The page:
Credit: Original article can be found here
The Philippines is nearing its decision whether to join the Comprehensive and Progressive Agreement for Trans-Pacific Partnership (CPTPP), with trade officials currently awaiting the results of a commissioned study to determine its economic impact on the country.
Trade Assistant Secretary Allan Gepty told reporters last week that the government has already commissioned a study on the 11-nation trade agreement, with the initial results of this research already presented to them last year.
“We have already a view of, basically, the findings. But when I said that we want a finished study, we want a study that has already been published,” Gepty said on the sidelines of the British Chamber of Commerce Philippines’ Breaking Economic Barriers 2023 forum in Makati.
The CPTPP was based on the Trans-Pacific Partnership (TPP), a deal championed by the United States during the Obama administration, before it was thumbed down by the succeeding Trump administration in 2017.
From TPP to CPTPP
The remaining countries from the TPP later formed the CPTPP, with eleven countries comprising of Australia, Brunei Darussalam, Canada, Chile, Japan, Malaysia, Mexico, New Zealand, Peru, Singapore and Vietnam continuing the push for the mega trade deal.
It was signed in March 2018 and went into force in December the same year after the majority of the signatories ratified the agreement.
The Philippines previously wanted to join the TPP, with the Department of Finance even saying back in 2016 under the Aquino administration that the Philippines stood to gain from becoming a member of the trade pact.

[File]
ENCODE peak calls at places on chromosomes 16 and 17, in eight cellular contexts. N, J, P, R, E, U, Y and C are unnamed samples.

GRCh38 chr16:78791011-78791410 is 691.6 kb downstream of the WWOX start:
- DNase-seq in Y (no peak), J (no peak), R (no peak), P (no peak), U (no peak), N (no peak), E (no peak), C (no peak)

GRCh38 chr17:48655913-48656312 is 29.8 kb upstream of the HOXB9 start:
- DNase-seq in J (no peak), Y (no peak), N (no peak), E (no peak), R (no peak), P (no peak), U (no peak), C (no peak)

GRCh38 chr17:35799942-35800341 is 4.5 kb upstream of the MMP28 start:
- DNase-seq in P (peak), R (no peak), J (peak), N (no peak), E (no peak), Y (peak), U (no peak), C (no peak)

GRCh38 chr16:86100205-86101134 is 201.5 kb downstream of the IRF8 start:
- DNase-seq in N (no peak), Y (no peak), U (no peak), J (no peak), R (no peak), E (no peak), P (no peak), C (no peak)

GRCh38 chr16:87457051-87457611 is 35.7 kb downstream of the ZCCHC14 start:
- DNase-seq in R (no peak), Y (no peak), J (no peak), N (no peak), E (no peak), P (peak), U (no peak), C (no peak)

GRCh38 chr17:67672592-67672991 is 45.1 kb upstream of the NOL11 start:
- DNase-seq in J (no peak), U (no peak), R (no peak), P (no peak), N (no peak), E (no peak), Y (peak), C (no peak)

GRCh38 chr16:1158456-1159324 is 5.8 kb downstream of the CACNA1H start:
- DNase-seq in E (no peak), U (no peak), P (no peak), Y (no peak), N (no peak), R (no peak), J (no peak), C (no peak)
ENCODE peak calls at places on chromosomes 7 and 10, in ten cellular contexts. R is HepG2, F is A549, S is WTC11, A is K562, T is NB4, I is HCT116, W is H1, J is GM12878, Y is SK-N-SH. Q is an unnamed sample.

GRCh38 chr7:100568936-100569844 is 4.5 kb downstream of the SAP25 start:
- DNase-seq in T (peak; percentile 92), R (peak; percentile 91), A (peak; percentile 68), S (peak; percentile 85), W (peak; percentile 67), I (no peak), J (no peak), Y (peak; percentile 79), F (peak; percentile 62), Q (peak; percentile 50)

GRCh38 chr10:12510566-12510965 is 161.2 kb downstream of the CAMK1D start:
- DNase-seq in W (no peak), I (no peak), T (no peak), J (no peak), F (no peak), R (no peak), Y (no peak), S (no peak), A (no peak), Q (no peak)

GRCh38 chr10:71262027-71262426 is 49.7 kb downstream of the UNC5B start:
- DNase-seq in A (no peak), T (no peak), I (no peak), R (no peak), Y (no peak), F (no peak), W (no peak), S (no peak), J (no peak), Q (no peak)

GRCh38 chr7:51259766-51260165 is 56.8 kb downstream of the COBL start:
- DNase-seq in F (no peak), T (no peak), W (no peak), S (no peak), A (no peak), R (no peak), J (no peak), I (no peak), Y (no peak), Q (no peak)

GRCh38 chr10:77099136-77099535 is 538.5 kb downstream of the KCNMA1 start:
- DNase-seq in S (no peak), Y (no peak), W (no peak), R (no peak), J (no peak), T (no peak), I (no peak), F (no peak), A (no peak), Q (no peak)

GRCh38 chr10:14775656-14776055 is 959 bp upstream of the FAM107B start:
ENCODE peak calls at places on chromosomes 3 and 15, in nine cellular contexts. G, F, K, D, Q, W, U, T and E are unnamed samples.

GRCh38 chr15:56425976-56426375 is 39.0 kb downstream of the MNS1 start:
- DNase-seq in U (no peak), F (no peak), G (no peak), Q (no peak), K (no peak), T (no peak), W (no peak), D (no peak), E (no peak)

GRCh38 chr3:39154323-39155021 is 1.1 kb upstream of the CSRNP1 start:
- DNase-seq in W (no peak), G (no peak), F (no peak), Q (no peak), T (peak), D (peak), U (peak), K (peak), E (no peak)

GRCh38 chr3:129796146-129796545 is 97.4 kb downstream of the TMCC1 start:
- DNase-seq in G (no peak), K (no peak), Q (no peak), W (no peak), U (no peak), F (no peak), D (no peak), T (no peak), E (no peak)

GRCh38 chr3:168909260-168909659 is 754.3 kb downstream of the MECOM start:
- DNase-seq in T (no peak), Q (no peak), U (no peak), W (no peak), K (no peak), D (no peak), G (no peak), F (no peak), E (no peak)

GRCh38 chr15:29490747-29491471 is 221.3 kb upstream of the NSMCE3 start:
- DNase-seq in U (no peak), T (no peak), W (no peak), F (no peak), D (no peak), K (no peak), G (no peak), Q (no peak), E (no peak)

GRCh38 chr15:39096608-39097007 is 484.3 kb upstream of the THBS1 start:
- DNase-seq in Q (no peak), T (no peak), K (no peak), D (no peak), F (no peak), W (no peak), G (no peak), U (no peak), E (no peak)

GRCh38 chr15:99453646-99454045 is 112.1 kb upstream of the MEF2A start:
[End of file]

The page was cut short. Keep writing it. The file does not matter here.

According to a 2016 research paper published by the state-owned think tank, Philippine Institute for Development Studies, the country would benefit in joining the TPP in terms of deterring corruption, enhanced competition and governance, as well as better trade and enhanced market access.
The Philippines has recently ratified the Regional Comprehensive Economic Partnership Agreement (RCEP), with a presidential issuance set to operationalize on June 2 the country’s commitment to what is touted as the world’s biggest trade agreement to date.
The RCEP is a free trade pact between all member states of the Association of Southeast Asian Nations, as well as six of the regional bloc’s trade partners— Australia, China, Japan, South Korea and New Zealand.
It is seen as improving trade for all signatory countries by lowering or eliminating tariffs and improving market access. INQ
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